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It is now two calendar months since the mad rush of a Monday when we left our home in Croydon. In some ways it seems much longer. We have seen so much in this time it is hard to remember it all - just as well we are keeping diaries!

Clouds streaming off Cotopaxi

Today we were met by Alex who took us to Cotopaxi. I thought he looked familiar and it turned out that he was the drummer in the band at the hotel yesterday. I reckon he is in his mid to late twenties. He works for a tour company by day and at night plays his music. It cannot leave him much time to spend with his wife and their baby.

About ten minutes up the PanAm Alex was focusing on overtaking a bus. Just as he did, he did a sharp swing to the right, cutting up the bus, onto the dirt track leading up to Cotopaxi. At 5,9897m it is lower than Chimborazo but it is still active, albeit not very. It is surrounded by a national park of high pampas landscapes, vast open spaces with hardy grasses. It is very windy but despite this people are camping.

We had a short wait to get into the park - they had run out of entrance tickets and had gone for more supplies. In that short time a queue of trucks, cars and buses had developed. Some people have come equipped to mountain bike back down but most look as if they are just tackling the 300m walk from the car park to the Refugio, which is at 4,800m. We stopped along the way to take some pictures and Alex pointed out the Refugio. It is a yellow building perched about two thirds of the way up. A steep slope leads down to the left to the car park, only visible because of the sunlight reflecting off the windows of the cars already there.

I do not think I have ever walked on an active volcano before. Before we reached the car park I knew it was going to be a tough walk. At the car park it looked even more daunting - short, but fairly steep uphill and at high altitude. There was also a really strong wind blowing from left to right with gusts powerful enough to make me unsteady on my pins. The air was thin and I found it difficult to get my breath, not helped by the wind whipping around my face.

Stef, being the expert project manager that he is, goaded and tempted me to keep going by setting different milestones - lets just get to that rock or that flat bit and see how we feel. This worked until my stubborn-ness kicked in, I got angry and determined to make it to the refugio. It took us an hour and a half to get up. The ground was volcanic sand and pebble and it was like walking up a huge sand dune. It felt that for every two steps upwards I took I slid back down one step. My calf muscles felt like they were going to cramp up from the lack of oxygen but thankfully the headaches I have had before at high altitude stayed away.

It was definitely worth the effort. The views from the refugio both up the volcano and out across the valley were superb. Some local people had gone a little further onto one of the glaciers and were coming back down with lumps of ice. One girl was sucking it to drink water - I suspect she will not feel too well tonight!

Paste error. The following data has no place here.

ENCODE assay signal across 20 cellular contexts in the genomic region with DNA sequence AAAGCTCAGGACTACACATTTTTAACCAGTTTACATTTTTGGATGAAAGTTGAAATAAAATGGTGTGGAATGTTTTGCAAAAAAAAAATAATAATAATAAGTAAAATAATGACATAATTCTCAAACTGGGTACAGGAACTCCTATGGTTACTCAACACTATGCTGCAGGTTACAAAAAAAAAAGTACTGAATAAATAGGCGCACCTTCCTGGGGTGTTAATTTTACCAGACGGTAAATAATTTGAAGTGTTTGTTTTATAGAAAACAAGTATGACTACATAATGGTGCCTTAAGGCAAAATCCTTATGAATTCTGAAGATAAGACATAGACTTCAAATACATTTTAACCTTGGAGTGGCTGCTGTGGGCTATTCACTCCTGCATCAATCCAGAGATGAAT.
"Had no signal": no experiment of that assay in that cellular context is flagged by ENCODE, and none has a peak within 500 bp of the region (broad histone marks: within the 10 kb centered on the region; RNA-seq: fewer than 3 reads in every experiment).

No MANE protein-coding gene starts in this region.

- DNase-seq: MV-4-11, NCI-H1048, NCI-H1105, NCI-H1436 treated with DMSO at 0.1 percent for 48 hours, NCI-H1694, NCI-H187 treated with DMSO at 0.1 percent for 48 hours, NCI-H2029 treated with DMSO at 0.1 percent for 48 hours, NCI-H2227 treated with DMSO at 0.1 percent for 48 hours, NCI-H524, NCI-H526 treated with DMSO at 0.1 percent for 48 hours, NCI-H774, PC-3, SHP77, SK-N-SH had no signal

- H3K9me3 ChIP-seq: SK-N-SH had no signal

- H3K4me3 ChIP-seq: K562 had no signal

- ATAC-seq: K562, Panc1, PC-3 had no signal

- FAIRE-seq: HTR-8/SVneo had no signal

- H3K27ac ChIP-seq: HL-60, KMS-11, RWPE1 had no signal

What do you know, it's just another picture perfect volcano

There was a steady stream of people up and down both locals, its school holidays now for two months, and foreign visitors. As expected, foreigners pay five times as much to get into the park. Even though there are a lot of people it is not crowded. In fact I think it actually helped people to get to the refugio. I was not the only one struggling. Going up I saw people and thought I could not give in unless they did. But also the people coming down gave encouragement to keep going, something we did too on our way down.

The sandy ground worked in our favour coming down. It cushioned the impact on the knees and made for a steep but easy descent. It was also quick, taking just half an hour. At a two and a half hour (including a much needed drink at the refugio) round trip it was short, especially compared to the walks we have done in Scotland. In terms of effort, I would rank it along with getting to the top of Goat Fell on the Isle of Arran.

After lunch, we headed to Laguna Limpiopungo and had a very pleasant forty five minute walk around its edge. It was good to be on the flat and to have the opportunity to stretch out and walk at a good pace. No need for re-oxygenating stops here. AT the back of the laguna we were for the first time today sheltered from the wind. Ironically though, a low hill in front of us totally obliterated the views of Cotopaxi. The laguna had a few birds and there were a couple of cows and horses grazing its edges, more evidenced by what they left behind that their actual presence!

Back at the hotel we both felt very dusty and sticky and had a long, hot rejuvenating shower. I snuggled up in bed, despite the warm sunshine its cold in the shade and in our room, and read my book for a few hours. We then decamped back in front of the wood fire for a while before heading off to dinner.